The lack of coordination and understanding among government departments in crisis situations leads to several other complexities like dubious figures, failure to disseminate information, accountability weaknesses and the like.

Had a unified political leadership made an appeal for local and foreign donations, the situation would have been quite different. Leaders are role models for the people. But the leadership has failed itself by not only distancing itself from the core issues faced by the people but also indulging in activities that are counter productive and incompatible with the tragedy.

It was deplorable and irrational that the government continued its war against a section of the media and mud-slinging between opposition and ruling groups continued even during the calamity.

It seems by our continued anti-west rhetoric, we seem to have exhausted the reservoir of good-will in the comity of nations and we should not expect too much from the outside in this backdrop.

Relatively low-key or negative coverage in the international media has spoiled chances for robust funding. This warrants hard work on part of the government’s media managers. All this explains the lackluster response by donor agencies and the international community towards the aid appeals.

This lack of trust in the government’s ability to spend aid money effectively and honestly should not keep it from helping millions of affectees.

Reconstruction and rehabilitation of the flood-affected individuals and areas is a massive challenge. This can hardly be successfully tackled by the government alone. Every segment of the society must play its role in addressing the disaster. The international donors and relief organisations should also help the country rehabilitate the flood victims in the earliest.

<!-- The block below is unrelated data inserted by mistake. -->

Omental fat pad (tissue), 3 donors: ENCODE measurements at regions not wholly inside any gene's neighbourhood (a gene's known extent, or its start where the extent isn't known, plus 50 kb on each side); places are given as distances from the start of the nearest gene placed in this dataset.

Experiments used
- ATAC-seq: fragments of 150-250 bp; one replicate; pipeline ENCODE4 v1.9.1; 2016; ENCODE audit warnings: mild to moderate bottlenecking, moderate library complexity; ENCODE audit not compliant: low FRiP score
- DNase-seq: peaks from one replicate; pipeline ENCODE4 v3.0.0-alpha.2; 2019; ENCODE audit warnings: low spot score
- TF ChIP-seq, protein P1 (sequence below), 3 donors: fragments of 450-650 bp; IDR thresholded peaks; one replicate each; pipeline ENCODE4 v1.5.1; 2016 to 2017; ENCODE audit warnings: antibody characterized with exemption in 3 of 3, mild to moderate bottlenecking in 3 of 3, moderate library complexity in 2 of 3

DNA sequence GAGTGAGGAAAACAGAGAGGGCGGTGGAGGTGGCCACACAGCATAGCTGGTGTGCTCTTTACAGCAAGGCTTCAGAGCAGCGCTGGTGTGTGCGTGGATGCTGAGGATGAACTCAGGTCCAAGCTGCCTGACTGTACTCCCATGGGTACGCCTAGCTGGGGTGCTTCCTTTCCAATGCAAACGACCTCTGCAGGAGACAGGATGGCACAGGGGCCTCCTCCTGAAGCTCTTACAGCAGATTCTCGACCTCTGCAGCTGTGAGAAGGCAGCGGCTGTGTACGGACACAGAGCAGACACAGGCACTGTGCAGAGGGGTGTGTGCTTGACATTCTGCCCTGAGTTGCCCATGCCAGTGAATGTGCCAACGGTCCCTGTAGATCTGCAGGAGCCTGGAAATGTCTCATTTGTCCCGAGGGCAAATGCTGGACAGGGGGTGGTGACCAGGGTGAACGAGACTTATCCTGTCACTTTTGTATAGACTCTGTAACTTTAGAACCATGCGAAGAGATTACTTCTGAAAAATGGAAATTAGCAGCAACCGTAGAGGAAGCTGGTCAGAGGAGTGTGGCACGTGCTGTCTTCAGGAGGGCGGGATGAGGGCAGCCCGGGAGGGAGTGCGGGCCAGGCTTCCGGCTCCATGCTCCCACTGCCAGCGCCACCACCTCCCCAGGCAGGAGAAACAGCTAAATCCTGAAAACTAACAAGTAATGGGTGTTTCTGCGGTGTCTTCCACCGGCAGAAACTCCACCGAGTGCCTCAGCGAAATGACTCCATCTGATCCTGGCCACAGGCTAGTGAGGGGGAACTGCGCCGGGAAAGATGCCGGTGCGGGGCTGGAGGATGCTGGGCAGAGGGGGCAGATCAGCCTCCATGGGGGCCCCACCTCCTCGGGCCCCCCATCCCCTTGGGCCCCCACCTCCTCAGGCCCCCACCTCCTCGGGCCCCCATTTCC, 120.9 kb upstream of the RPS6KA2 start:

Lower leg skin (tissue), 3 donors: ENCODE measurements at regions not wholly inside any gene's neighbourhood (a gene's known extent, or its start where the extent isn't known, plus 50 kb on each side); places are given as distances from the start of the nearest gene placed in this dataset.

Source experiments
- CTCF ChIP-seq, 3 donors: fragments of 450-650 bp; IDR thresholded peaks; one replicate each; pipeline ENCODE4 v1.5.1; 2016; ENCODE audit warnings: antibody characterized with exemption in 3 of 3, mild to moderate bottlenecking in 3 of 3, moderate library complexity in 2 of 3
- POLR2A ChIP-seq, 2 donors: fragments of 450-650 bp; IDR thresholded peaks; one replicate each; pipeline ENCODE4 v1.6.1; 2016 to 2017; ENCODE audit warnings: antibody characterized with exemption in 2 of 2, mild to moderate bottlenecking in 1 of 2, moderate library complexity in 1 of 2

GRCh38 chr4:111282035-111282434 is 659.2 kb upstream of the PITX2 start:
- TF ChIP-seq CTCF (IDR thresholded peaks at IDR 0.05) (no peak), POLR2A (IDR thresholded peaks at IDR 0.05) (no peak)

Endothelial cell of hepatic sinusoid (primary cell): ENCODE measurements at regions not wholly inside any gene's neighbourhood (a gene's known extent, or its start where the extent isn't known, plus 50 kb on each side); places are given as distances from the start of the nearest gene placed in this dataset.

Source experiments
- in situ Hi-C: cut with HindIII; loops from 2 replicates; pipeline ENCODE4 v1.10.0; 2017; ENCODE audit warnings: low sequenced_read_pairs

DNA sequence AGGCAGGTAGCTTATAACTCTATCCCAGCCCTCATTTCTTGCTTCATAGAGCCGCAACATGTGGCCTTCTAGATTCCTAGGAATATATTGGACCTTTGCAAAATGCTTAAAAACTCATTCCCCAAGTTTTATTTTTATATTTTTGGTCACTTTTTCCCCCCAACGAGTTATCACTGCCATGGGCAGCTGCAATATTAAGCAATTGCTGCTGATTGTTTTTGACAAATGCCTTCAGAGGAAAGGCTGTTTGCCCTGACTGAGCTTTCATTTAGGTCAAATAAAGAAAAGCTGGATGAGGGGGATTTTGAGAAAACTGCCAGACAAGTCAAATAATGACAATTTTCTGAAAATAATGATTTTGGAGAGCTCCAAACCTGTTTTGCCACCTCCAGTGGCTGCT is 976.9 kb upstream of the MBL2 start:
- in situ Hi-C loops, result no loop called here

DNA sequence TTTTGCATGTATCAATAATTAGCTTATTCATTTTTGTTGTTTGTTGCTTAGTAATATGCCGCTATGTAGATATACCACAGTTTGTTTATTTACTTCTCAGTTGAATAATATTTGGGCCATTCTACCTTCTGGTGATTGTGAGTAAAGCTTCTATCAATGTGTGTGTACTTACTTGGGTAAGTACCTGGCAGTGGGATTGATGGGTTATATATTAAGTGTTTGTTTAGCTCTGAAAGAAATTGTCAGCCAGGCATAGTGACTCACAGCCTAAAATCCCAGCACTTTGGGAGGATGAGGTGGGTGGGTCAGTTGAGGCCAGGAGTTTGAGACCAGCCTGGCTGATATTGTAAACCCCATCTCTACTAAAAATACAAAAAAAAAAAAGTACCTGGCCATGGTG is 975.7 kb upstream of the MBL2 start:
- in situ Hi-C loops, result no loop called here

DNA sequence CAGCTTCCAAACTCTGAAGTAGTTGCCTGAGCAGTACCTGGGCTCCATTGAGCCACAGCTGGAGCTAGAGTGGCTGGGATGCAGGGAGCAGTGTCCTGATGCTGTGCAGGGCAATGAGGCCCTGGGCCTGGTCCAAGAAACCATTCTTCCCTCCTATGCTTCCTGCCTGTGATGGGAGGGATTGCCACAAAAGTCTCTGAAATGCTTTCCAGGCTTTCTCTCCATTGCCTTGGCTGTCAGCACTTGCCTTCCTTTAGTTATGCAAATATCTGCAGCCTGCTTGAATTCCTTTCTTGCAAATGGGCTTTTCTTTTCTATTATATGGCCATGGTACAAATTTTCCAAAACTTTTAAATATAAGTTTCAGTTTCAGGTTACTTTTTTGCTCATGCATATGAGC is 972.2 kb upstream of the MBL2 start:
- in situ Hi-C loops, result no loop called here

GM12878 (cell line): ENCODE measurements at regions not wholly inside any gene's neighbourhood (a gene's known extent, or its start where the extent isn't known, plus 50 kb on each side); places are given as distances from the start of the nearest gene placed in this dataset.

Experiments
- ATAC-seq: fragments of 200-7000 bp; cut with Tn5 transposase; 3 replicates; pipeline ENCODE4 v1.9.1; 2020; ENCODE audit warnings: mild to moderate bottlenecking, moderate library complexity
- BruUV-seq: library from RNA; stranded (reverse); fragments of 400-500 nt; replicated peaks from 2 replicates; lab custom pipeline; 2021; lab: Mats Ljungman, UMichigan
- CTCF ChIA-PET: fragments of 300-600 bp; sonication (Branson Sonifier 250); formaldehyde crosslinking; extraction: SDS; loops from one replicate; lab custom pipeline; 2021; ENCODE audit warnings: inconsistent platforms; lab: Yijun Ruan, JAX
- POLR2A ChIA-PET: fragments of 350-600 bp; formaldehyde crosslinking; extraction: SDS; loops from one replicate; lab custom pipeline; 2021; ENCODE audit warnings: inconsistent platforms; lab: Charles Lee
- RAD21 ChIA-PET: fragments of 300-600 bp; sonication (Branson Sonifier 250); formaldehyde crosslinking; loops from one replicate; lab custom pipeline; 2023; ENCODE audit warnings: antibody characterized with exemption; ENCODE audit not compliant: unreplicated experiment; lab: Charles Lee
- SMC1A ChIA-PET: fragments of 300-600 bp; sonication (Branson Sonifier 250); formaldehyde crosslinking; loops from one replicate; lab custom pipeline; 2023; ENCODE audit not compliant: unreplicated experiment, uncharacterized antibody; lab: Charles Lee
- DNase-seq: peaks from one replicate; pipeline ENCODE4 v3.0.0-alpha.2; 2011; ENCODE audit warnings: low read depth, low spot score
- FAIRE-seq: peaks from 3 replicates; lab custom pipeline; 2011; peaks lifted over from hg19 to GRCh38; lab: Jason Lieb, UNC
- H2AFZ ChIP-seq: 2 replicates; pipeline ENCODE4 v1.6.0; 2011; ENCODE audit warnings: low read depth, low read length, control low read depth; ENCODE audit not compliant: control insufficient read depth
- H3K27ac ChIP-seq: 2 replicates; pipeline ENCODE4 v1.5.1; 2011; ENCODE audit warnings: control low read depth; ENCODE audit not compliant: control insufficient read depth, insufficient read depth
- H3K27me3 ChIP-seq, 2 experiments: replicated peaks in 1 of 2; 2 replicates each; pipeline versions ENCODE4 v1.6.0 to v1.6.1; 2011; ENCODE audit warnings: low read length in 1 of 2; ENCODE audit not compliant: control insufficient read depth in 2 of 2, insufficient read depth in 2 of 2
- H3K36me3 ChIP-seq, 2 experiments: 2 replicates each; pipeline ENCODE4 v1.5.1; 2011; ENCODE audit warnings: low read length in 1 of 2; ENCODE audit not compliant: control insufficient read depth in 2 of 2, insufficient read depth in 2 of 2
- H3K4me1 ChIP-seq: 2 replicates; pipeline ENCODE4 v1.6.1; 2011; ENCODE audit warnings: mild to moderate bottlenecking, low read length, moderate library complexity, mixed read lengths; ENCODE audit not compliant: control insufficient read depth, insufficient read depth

It is high time that the government should build houses in every district to accommodate displaced or calamity-hit people. It will save the future of millions of students studying in the public sector schools whose education suffers as affectees are sheltered in these schools.

The flood zoning policy must be strictly implemented. Construction of houses, hotels and shops near or on banks of the rivers should not be allowed. A machinery pool should be established in all the four provinces. The pool, inter alia, should have plenty of helicopters, rescue boats, tents, heavy-duty machinery for lifting, digging and breaking purposes, excavators, tractors, bulldozers, vehicles, ready-made houses and bridges that can be used in similar emergencies in future.

Pakistan should also open a permanent endowment calamity fund where annual allocations must be made. The funds would be used for emergency rescue and relief activities and for long-term recovery and reconstruction endeavours.

A localised flood warning system and calamity reporting system is also the call of the hour. Some foreign governments are ready to do the needful.

Rather than waiting for foreign donations, the federal government should divert at least 30 per cent of development and 50 per cent of non-development expenditures to the rehabilitation of the flood-affected people.

Resource shortages must be overcome through personal sacrifices and smart management. The military leadership has been spearheading the campaign which has won it great laurels. Political leadership should not be lagging behind any more.

The government can also save billions by bringing down its current expenditure by unifying several overlapping departments, restructuring public sector enterprises, rationalising the size of government, curtailing foreign visits and unnecessary expenses on public offices.

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About Tahir Ali Khan
I am an academic, freelance columnist, writer and a social worker.